"There is an epidemic in ERs [emergency rooms] in terms of opioid prescription. And there is also a fair amount of use of cocktails of drugs in people inclined to misuse these drugs," Dr. Cooke noted.

One of the most abused prescription drugs is oxycodone, she reported. "There has been an eye-popping increase in the number of prescriptions written for this drug in the US each year. People are getting just as addicted to oxycodone as they are to heroin."

Other commonly used drugs that are a particular problem with regard to misuse are other opiates; benzodiazepines used for anxiety or sleep; and stimulant drugs used for attention-deficit disorder, such as methylphenidate or phentermine, often used to help manage weight.

"People with chronic pain also often suffer from depression and tolerate anxiety poorly so they may be on 2 or 3 different drugs subject to abuse and may also be self-medicating with alcohol. This is a lethal cocktail which is not uncommon. We do not want doctors to stop prescribing these drugs. We are just asking them to be more cautious," said Dr. Cooke.

Dr. Cooke believes the increasing use of opioids has been encouraged by various sets of recommendations that promote the aggressive treatment of pain symptoms. "The WHO [World Health Organization] is one of the organizations that advocated this approach. Proposals of escalating steps to manage pain have created in the minds of physicians the idea that the goal was zero pain."

Weighing Risk-Benefit

She pointed out that with all these symptoms, such as pain, anxiety, and fatigue, the goal should be to alleviate symptoms enough for the patient to have a functional life but not necessarily abolish them if this increases the risk of abuse.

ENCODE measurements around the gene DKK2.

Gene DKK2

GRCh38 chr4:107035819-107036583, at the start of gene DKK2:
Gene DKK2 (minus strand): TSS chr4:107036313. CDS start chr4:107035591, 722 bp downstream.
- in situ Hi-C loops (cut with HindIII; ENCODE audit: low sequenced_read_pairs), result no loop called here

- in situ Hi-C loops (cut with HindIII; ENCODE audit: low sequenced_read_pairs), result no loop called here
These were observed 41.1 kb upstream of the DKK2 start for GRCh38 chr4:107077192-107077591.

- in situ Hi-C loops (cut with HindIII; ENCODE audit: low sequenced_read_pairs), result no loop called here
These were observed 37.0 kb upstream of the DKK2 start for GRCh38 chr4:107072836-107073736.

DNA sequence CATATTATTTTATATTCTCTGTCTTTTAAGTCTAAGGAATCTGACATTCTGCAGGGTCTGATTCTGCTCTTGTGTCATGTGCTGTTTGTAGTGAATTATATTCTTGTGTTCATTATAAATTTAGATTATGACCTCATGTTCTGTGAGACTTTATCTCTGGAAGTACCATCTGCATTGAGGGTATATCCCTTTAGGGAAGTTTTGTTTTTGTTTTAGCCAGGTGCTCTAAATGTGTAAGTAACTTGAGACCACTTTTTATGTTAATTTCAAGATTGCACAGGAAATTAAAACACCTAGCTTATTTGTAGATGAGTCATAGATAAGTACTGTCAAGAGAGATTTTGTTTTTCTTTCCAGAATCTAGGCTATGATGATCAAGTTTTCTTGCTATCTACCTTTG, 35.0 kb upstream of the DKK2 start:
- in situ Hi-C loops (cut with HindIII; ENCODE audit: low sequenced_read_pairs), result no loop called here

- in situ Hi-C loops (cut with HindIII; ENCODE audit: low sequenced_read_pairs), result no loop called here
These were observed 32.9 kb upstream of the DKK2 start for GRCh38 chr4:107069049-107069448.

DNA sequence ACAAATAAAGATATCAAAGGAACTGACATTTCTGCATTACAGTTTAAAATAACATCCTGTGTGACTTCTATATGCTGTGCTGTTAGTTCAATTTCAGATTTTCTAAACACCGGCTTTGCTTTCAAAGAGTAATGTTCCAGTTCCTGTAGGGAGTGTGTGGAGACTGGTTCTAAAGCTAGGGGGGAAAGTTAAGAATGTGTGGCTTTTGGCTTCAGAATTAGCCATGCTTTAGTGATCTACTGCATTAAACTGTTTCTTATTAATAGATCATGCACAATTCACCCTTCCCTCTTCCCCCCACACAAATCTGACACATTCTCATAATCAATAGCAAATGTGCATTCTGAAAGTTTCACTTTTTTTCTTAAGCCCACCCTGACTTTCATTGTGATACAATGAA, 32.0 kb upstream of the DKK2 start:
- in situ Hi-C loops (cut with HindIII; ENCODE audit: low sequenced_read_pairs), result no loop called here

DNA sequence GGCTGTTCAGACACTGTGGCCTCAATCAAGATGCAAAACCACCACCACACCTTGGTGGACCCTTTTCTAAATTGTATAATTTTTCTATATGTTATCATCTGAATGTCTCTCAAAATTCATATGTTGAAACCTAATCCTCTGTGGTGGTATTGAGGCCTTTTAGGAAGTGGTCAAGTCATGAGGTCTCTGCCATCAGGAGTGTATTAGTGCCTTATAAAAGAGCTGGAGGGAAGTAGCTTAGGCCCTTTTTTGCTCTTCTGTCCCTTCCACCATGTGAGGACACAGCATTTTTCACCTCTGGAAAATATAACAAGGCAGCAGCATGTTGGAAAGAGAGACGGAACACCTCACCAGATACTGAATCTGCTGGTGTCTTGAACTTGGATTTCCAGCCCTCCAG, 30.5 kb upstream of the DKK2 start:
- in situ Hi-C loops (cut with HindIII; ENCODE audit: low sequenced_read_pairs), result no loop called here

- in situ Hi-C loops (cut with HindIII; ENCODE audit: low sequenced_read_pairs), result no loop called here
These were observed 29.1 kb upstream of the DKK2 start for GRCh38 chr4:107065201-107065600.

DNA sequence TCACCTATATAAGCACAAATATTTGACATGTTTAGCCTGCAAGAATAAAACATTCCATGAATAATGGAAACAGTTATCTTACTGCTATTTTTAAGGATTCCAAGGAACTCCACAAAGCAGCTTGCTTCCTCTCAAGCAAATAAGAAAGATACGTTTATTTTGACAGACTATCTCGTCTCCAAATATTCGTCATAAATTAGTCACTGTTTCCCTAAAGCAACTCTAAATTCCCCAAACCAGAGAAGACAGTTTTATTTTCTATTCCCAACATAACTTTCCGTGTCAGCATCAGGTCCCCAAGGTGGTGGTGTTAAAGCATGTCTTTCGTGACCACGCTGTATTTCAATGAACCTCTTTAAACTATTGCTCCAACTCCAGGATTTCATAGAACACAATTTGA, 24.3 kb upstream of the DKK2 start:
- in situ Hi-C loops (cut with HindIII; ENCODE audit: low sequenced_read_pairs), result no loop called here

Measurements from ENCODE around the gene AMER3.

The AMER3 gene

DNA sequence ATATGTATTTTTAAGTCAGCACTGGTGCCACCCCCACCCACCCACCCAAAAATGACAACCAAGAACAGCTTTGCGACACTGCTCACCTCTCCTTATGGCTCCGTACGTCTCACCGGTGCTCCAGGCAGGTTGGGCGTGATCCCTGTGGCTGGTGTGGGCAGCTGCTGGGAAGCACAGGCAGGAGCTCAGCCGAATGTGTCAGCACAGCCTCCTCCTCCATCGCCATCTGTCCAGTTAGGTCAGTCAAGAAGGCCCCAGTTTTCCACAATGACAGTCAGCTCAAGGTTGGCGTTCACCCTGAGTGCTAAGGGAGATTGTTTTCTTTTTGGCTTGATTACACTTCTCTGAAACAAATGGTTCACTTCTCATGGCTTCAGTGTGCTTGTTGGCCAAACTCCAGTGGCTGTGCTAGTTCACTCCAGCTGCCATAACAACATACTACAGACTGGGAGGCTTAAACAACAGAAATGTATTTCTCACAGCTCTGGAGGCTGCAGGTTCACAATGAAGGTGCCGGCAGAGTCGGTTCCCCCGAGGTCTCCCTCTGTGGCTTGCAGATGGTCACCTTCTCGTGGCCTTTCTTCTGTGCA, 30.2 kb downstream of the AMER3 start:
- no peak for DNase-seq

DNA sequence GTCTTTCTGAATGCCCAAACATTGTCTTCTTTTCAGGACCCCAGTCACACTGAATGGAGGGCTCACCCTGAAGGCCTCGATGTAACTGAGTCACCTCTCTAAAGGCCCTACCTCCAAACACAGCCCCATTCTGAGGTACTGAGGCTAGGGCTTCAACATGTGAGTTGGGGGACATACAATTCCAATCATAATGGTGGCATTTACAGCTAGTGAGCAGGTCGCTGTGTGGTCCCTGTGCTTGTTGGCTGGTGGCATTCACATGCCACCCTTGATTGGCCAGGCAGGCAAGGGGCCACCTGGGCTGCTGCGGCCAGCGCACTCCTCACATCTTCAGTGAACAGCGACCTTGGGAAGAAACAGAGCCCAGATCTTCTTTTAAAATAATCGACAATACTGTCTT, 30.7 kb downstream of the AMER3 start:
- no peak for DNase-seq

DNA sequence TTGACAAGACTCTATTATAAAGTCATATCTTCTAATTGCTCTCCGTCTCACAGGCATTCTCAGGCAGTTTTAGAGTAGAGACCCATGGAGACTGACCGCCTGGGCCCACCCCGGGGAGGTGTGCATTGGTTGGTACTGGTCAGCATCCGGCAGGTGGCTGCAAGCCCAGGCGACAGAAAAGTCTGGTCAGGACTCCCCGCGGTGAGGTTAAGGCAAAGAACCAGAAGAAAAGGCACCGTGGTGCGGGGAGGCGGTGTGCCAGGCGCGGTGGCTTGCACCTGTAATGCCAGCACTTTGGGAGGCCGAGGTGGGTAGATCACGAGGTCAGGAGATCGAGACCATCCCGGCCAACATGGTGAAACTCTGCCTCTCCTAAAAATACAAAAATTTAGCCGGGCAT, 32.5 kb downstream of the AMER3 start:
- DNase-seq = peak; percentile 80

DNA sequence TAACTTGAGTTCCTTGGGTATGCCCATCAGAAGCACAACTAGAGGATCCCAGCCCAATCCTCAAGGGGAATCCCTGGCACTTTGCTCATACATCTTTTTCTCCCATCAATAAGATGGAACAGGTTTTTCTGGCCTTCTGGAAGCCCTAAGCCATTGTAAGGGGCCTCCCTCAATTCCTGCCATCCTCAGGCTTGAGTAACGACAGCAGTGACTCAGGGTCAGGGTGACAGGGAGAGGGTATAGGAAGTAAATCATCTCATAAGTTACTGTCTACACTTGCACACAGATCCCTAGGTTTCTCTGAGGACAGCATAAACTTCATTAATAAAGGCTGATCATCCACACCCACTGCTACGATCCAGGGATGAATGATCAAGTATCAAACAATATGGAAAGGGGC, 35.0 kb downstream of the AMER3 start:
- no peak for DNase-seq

"We need to help the patient to be able to get out of bed in the morning, participate in life and work if possible. On a scale of 1 to 10, if a patient comes in at 7, I don't think we should always be aiming for 0 straight away. Zero would be great if we can do it safely, but if there is a risk of abuse maybe 3 or 4 may be a better goal."

The ACP is encouraging doctors to pay more attention to who each individual patient is.

"Have a frank conversation with your patient to ascertain their history and assess the risk of them abusing the medication. For example, if they have a long history of mental health problems and several suicide attempts, think carefully about which drugs you are prescribing and how much you are giving them.

"If the patients is someone who may not be able to be relied on to manage their medicines, ask the pharmacy just to issue 1 week's supply at a time. Pay attention to their refill pattern. Many people may need a pain contract, which will specify that lost prescriptions will not be replaced, and that they have to agree to being monitored," Dr. Cooke said.

The position paper recommends that physicians ask for urine or blood tests more often to make sure patients are actually taking the drugs and is not selling them on the street, and that they are not taking other substances as well.

"For example, if they are being prescribed methadone, we don't want to find heroin in there as well," Dr. Cooke said.

The paper also encourages doctors to think about nonpharmacologic ways to relieve anxiety and depression.

"If the patient is a polypharmacy abuser, try not to prescribe another drug that may be subject to misuse. So instead of handing out a benzodiazepine, consider counselling, hypnotherapy, acupuncture, et cetera," Dr. Cooke said.

The ACP is also calling for a national monitoring system for certain medications. Dr. Cooke noted that at present, medicines are regulated at the state level. "If you go to a different state your prescription record won't show up on the pharmacy computer system, which encourages abuse."

Ann Intern Med. Published online December 10, 2013. Full text Editorial